AS SEEN IN Various Community Associations Institute Chapter Newsletters: Written by Industry Expert Gavin Ferris, Ecologist
I was on a genealogy website not long ago when I was reading about an ancestor, and this line stuck out to me: “…the first year after his return from the army he was able to do but little work, as he suffered greatly from fever and ague, which he had contracted in the service.” Fever and ague was, at the time, the terminology used to describe what we now call Malaria, and the war in which my ancestor contracted the disease was the American Civil War. He probably was bitten by an infected mosquito somewhere in Virginia.
Zika virus is making a lot of news lately, but mosquito-borne diseases are nothing new in the United States. Malaria was common over most of the country up through the 1800s, and wasn’t eradicated here until the early 1950s. Other mosquito-borne diseases such as West Nile Virus, and more recently Chikungunya, are currently carried by mosquitoes in the United States, and can pose a serious threat to public health. Preventing the transmission of mosquito-borne diseases, and the other unpleasant consequences of mosquito infestation, requires a proactive multi-pronged approach. It is important to understand the biology of the mosquitoes involved, their behavior, and how environmental conditions contribute to mosquito problems.
Different diseases are transmitted by different species of mosquito. These different mosquitoes, in turn, have different ecologies and breeding habitats. For example, the Aedes aegypti mosquito, which is known to carry Zika virus, breeds primarily in small containers. Other species of mosquitoes, by contrast, breed in streams, ponds, and lakes with vegetation. This has important management implications. If the mosquitoes plaguing your neighborhood are container breeding, like the Asian Tiger mosquito, management techniques such as treating a pond for mosquito larvae or fish stocking may be ineffective.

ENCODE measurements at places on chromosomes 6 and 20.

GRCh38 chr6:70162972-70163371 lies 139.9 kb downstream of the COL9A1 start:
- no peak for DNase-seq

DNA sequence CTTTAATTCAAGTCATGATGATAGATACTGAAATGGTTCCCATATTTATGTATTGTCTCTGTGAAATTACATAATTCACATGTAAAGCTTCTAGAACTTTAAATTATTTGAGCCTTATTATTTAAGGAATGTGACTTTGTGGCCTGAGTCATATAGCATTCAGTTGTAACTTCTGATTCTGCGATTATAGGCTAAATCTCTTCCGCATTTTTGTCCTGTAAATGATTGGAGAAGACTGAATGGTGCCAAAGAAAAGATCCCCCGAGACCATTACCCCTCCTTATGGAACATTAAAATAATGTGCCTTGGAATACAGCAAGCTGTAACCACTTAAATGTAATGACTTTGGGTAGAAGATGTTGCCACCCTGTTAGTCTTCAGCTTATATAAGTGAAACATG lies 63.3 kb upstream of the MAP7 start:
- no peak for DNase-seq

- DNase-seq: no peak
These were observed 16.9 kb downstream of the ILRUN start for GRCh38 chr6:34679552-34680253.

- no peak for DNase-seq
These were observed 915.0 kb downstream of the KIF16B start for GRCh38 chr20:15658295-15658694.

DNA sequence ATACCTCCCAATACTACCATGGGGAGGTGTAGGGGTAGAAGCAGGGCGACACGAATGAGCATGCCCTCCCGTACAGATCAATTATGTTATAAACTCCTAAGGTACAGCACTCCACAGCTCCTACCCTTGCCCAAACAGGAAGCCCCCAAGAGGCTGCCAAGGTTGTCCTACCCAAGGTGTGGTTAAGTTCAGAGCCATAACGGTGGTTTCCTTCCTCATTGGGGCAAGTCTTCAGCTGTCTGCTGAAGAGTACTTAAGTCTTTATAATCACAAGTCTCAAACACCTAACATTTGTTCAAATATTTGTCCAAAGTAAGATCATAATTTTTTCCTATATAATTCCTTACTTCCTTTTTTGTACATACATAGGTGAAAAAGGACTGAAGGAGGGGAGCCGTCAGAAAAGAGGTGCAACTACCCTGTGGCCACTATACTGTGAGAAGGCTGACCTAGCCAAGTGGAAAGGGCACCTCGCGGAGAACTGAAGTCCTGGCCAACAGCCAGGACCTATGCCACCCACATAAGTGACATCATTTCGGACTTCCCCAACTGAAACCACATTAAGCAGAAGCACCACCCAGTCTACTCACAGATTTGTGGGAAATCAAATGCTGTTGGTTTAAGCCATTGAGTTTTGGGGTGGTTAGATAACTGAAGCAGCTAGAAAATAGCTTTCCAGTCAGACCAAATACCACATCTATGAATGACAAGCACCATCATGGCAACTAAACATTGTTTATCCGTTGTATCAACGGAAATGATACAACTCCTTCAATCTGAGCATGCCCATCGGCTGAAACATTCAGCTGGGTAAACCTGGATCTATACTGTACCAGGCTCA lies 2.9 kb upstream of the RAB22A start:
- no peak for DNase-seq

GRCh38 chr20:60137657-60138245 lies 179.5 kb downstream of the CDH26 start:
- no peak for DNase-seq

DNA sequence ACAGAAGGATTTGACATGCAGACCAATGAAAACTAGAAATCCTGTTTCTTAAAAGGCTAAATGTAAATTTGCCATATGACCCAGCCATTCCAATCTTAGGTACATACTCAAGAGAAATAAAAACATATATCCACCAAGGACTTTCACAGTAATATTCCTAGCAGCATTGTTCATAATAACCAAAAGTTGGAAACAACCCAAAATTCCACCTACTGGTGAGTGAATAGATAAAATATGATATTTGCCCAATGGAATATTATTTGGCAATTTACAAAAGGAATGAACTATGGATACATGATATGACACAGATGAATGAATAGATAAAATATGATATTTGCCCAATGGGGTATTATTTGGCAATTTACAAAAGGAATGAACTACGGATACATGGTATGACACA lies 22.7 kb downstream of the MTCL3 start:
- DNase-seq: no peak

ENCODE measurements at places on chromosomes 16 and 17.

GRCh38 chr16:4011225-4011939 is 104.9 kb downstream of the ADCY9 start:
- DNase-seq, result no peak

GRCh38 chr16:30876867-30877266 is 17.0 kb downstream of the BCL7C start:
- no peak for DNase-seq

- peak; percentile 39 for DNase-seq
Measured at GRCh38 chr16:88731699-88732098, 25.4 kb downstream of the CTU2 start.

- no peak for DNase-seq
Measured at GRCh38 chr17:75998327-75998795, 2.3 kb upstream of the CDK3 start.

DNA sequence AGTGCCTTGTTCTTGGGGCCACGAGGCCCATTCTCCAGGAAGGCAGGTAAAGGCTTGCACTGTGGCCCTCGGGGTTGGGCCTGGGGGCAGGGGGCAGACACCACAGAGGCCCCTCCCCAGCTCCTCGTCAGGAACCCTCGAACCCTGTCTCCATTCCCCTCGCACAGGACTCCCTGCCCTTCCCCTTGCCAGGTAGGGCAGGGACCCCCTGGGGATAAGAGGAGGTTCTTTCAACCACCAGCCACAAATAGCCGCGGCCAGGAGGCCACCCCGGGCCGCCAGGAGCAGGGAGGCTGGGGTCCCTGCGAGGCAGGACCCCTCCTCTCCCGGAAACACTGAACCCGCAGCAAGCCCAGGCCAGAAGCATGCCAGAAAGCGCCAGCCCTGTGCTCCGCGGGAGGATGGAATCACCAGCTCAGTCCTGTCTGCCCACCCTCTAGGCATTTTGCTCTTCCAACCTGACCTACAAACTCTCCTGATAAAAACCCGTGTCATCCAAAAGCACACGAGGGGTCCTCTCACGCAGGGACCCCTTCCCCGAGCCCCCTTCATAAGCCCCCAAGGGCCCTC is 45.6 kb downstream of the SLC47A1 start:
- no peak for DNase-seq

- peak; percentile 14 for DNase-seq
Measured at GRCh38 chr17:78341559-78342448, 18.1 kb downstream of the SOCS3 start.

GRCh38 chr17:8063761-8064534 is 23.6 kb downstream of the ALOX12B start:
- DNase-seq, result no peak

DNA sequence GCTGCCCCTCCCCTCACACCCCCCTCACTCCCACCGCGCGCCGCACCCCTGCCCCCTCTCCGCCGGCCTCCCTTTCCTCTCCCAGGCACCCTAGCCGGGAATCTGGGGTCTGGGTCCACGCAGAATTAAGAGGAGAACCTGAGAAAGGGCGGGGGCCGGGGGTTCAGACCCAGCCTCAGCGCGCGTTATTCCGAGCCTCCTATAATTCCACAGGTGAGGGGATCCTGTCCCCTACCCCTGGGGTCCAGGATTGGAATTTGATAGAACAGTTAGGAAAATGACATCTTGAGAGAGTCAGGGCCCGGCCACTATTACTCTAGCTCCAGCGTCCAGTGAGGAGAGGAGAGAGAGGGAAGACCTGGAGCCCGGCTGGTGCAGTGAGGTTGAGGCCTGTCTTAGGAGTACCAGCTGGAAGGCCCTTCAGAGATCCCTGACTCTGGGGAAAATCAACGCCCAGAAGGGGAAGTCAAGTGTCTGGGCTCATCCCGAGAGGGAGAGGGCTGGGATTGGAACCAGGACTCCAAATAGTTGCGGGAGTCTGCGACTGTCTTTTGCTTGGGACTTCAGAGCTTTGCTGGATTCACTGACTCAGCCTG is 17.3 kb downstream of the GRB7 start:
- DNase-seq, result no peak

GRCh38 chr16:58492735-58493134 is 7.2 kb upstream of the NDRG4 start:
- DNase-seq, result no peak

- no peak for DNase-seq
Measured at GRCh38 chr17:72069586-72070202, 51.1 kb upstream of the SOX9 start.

Mosquito larvae prefer shallow warmer water, and tend to thrive in stormwater ponds. Cattails and other non-beneficial shoreline vegetation can provide breeding habitat for mosquitoes along the edges of a pond. Maintaining a beneficial vegetative buffer of plants such as Pickerelweed and Cardinal Flower, however, can help provide habitat for mosquito predators like dragonflies. With regular maintenance, a buffer of native plants can also be managed to help control erosion without creating breeding pools for mosquitoes. Keeping a pond adequately stocked with an appropriate species of small fish like Fathead minnows or bluegill is the most effective means of controlling any mosquitoes that may be breeding in shallow areas. Circulating the water with a fountain or submersed aeration system also makes the waterbody less hospitable to algae, as does treating the weeds and algae that can create isolated pockets where mosquitoes may be able to reproduce.
With regard to Zika virus, the offending mosquitoes utilize containers for breeding. They are found primarily in a swath of the Southeastern US from South Carolina across to the gulf coast of Texas, but are a growing concern for areas throughout the United States. The best way to prevent their prevalence locally is to limit their breeding habitat. When possible, standing water should be eliminated by clearing up litter, keeping gutters clean, repairing potholes, emptying containers and removing tire piles. Small pools that cannot be reliably kept dry like flower pots, bird baths, and very small stormwater basins can be treated with a bacteria called Bacillus thurengiensis israelensis, commonly abbreviated as Bti. This bacteria produces a toxin that is only harmful to some insects, including mosquitoes.